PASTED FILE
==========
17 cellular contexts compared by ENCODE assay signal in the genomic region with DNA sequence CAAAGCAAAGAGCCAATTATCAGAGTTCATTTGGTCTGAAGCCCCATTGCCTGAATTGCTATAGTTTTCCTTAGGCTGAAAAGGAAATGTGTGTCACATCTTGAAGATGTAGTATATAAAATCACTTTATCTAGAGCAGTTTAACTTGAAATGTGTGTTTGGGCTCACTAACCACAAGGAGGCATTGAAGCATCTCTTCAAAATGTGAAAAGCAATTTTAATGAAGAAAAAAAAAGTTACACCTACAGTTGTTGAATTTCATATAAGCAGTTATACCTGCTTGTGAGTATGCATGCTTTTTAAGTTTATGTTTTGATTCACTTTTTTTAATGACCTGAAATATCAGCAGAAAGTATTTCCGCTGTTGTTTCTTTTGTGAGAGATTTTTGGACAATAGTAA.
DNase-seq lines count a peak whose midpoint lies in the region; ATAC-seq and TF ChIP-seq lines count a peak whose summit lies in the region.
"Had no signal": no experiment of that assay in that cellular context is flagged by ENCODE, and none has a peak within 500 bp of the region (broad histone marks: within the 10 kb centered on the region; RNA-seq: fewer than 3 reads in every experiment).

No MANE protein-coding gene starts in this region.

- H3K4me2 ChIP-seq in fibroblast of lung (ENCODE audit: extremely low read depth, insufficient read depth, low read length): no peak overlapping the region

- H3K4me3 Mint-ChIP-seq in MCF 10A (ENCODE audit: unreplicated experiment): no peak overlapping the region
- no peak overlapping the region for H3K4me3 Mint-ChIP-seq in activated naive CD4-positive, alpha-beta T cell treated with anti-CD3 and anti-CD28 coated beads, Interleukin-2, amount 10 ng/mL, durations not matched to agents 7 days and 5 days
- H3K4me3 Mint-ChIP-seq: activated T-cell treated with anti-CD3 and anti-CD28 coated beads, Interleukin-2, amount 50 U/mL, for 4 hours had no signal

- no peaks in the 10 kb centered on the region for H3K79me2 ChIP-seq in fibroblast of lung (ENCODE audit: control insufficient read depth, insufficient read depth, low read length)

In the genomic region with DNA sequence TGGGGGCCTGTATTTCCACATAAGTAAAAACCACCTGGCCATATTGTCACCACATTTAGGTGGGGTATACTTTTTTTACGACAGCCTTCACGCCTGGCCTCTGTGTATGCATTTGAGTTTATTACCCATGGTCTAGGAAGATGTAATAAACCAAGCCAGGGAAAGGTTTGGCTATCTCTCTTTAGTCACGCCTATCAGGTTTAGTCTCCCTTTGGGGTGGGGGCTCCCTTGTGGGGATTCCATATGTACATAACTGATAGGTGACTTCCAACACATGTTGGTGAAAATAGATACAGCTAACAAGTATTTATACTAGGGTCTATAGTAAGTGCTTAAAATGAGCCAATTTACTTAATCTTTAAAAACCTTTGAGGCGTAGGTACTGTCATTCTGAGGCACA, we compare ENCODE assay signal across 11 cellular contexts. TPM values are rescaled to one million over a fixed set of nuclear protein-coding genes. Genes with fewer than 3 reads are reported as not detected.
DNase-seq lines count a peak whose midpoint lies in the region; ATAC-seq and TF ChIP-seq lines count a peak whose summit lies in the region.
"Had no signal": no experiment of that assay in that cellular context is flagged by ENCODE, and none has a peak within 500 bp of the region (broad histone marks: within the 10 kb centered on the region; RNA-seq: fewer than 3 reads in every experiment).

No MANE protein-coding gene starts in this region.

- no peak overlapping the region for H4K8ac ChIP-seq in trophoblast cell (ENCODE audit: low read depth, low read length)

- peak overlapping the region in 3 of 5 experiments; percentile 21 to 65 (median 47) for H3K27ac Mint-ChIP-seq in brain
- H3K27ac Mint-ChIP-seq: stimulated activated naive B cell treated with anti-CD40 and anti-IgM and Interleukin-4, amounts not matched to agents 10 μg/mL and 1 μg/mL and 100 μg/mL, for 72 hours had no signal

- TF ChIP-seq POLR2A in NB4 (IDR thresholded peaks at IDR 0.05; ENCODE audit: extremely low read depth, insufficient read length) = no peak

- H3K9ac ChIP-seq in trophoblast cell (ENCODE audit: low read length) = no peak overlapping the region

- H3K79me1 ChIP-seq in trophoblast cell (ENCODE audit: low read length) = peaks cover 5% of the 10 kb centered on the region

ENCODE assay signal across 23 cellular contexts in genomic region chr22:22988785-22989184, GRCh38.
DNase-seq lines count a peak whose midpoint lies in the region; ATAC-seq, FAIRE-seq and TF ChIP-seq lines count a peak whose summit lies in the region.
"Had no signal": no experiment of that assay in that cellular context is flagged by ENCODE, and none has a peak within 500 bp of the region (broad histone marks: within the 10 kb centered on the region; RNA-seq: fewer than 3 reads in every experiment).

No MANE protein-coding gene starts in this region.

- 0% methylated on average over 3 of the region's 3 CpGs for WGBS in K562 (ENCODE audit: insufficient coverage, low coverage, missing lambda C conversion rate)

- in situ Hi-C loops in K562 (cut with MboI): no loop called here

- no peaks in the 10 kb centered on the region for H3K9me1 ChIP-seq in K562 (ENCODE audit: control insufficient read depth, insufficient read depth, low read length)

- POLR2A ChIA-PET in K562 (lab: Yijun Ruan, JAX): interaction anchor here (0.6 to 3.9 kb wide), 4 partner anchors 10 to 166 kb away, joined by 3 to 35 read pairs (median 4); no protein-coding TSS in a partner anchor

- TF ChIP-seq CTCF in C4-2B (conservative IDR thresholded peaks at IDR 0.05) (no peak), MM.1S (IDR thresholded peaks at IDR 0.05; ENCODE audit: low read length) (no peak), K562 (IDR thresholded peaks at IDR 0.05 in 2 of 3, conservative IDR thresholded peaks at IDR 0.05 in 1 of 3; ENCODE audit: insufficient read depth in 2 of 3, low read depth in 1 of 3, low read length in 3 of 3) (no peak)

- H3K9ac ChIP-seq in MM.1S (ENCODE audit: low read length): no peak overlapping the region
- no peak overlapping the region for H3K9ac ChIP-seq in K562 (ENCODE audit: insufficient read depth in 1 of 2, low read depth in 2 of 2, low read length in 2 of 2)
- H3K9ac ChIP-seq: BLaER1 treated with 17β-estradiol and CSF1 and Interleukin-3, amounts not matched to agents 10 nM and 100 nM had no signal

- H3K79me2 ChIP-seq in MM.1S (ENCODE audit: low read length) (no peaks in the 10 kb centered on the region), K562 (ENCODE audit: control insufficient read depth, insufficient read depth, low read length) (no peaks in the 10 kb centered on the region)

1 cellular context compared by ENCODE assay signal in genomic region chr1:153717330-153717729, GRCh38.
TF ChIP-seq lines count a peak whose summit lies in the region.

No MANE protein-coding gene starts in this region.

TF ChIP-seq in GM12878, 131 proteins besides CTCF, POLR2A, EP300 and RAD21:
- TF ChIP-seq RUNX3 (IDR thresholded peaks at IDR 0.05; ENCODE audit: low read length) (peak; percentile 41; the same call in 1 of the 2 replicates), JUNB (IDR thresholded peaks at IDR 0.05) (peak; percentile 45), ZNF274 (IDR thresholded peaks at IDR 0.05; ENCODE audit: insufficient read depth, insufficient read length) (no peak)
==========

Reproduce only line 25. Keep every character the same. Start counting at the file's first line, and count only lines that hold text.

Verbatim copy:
- in situ Hi-C loops in K562 (cut with MboI): no loop called here